U.S. Pat. No. 5,454,061 to Lenart Carlson, provides a helically wound and helically ribbed plastic tubing incorporating an electrically conductive heating wire and an apparatus and method for making the tubing. In this patent a plastic ribbon is wound about an axis into a tube with one edge of each lap overlapping and heat bonded to an edge of the preceding lap as the tubing is rotationally formed. A conductive wire is embedded in the ribbon and a bead is applied and heat-bonded onto the tubing, encapsulating the conductive wire during rotation of the tubing, and providing a unitary structure including a conductive wire integral to a flexible tubing. Again, the tubing has a corrugated crevice-free outside surface and a smooth inside surface. Coolant is applied to the tubing for cooling the unitary ribbon, wire, and bead during formation of the tubing, and also to assist in advancing the tubing along the axis of the manufacturing apparatus.
One prior application of a hollow ribbed pipe can be found in U.S. Pat. No. 5,051,081 assigned to Toyox. In this patent hollow ribs are produced by extrusion, and are then wrapped around the outer periphery of an extruded pipe. This construction of a tubing product has several deficiencies. For example, the interior walls of the hollow rib produced by this apparatus contain connection lines through which a gaseous material could escape into the ambient, and the rib is extruded in such fashion that it would not be possible to separate it from the tube and attach it to a hose barb. That is, the shape of the lumen or passage in this rib is not generally round.
Prospective new applications for such flexible tubing makes desirable the ability to transmit electrical or optical signals along the tubing. An example of this in which it would be desired to transmit optical signals along a tubing product would be an inhalation therapy apparatus including a face mask connected by a length of tubing to a machine providing therapeutic air or vapor for inhalation therapy. This face mask would desirably include instrumentation to monitor the patient's condition, or to control the inhalation therapy machine. An example of a monitoring device is the use of an optical pulse oxygenation meter at a distal end of the tubing product, perhaps carried in the inhalation mask, and light for which is transmitted along the tubing from a light source at or adjacent to the proximal end of the tubing. A return signal from the pulse oxygenation meter is also to be transmitted back to the proximal end of the tubing.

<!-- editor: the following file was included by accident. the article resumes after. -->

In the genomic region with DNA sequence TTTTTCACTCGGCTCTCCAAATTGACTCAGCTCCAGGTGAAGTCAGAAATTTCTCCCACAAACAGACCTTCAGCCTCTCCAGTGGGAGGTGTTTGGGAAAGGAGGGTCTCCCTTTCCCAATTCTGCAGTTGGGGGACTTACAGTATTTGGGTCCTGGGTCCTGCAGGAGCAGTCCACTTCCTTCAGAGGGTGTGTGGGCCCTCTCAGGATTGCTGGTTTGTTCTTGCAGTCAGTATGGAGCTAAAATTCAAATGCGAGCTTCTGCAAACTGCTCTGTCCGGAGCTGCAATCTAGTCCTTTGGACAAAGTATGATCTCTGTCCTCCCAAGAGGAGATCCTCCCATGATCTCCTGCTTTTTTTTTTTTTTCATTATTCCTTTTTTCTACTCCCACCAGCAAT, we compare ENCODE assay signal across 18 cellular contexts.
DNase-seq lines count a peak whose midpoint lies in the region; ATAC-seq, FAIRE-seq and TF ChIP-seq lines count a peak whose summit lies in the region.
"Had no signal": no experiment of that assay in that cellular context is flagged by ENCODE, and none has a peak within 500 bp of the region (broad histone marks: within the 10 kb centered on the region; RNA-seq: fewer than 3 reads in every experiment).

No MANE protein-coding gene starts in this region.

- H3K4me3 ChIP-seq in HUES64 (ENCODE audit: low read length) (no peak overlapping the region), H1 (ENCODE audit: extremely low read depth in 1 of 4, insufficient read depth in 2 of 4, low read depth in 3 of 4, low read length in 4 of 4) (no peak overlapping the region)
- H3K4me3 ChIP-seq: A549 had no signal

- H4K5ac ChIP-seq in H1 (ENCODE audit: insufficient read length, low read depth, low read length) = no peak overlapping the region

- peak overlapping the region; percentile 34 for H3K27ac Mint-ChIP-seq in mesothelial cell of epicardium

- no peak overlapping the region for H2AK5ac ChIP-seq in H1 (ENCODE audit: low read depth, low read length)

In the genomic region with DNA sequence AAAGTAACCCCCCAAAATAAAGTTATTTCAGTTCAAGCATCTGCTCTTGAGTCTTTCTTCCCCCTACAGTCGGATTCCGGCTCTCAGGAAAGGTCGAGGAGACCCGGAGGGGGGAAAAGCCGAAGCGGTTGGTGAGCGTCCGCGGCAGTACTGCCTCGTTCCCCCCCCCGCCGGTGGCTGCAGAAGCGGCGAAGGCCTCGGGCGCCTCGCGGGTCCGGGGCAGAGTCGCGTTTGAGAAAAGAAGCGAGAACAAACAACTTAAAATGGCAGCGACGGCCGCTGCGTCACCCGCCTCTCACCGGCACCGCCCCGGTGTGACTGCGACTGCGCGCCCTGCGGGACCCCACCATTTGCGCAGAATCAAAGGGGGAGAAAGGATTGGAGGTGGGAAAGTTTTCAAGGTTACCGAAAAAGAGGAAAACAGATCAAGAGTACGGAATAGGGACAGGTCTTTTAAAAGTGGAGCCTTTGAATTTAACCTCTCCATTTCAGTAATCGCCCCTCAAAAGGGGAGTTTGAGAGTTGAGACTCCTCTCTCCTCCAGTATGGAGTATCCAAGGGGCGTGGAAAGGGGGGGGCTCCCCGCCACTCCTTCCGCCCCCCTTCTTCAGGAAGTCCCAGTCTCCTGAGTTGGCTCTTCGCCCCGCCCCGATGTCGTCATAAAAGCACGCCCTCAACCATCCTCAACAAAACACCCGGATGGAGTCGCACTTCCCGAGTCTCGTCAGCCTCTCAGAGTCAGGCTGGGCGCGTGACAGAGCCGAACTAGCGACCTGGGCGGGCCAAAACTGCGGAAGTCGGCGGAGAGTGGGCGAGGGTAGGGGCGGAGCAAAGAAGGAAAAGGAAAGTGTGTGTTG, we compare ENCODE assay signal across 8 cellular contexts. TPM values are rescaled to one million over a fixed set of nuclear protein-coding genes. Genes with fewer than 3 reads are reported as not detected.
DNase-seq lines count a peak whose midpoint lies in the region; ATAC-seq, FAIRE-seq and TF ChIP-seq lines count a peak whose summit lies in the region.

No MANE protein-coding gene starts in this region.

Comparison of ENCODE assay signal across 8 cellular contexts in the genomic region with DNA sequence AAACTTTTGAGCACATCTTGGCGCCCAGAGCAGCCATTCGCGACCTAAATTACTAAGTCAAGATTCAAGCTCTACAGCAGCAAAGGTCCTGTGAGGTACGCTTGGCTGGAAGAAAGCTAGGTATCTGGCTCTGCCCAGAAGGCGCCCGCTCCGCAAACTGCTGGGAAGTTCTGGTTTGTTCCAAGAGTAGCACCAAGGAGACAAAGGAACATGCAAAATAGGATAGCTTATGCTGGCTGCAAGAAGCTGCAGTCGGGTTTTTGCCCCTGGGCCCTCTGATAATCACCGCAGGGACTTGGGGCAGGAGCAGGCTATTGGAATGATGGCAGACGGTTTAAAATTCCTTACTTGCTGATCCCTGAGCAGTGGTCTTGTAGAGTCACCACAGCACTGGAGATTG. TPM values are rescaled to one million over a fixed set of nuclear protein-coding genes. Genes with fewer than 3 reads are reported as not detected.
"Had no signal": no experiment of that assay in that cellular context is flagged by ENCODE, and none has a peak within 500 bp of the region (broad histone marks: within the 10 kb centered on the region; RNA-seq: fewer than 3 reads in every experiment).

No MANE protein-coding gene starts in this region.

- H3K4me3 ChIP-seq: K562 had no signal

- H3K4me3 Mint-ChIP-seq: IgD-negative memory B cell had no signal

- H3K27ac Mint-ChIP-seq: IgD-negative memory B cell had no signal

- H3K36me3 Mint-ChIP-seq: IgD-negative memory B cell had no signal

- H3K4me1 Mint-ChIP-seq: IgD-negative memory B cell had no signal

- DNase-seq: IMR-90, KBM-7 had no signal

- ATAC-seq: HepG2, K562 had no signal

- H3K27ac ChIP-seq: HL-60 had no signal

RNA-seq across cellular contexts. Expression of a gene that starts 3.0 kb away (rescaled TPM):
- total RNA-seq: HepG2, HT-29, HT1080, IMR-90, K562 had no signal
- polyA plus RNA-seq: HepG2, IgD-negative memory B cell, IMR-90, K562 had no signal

No prior tubing product, method of manufacture, or apparatus is known which provides a thin-walled, flexible, smooth bore tube having a contemporaneously wound supporting and encapsulating bead, which provides for communication of optical signals or light along the tubing product, and with the bead, and tube forming a unitary structure with a smooth, crevice-free outer surface.
In view of the deficiencies of the related art as discussed above, it is a primary object of the present invention to provide a flexible, lightweight, crush-resistant tubing having one or plural supporting beads helically wound about and integral with the surface of the tubing. The tubing is constructed with smooth walls free from joints or connection lines. The bead carries one or plural optical fibers capable of transporting or communicating light or optical signals along the tubing.
It is another object of this invention to provide apparatus and method for inexpensively making such a tubing product, having a supporting bead and at least one interior lumen, and with the tubing including one or plural optical conductors extending along the tubing.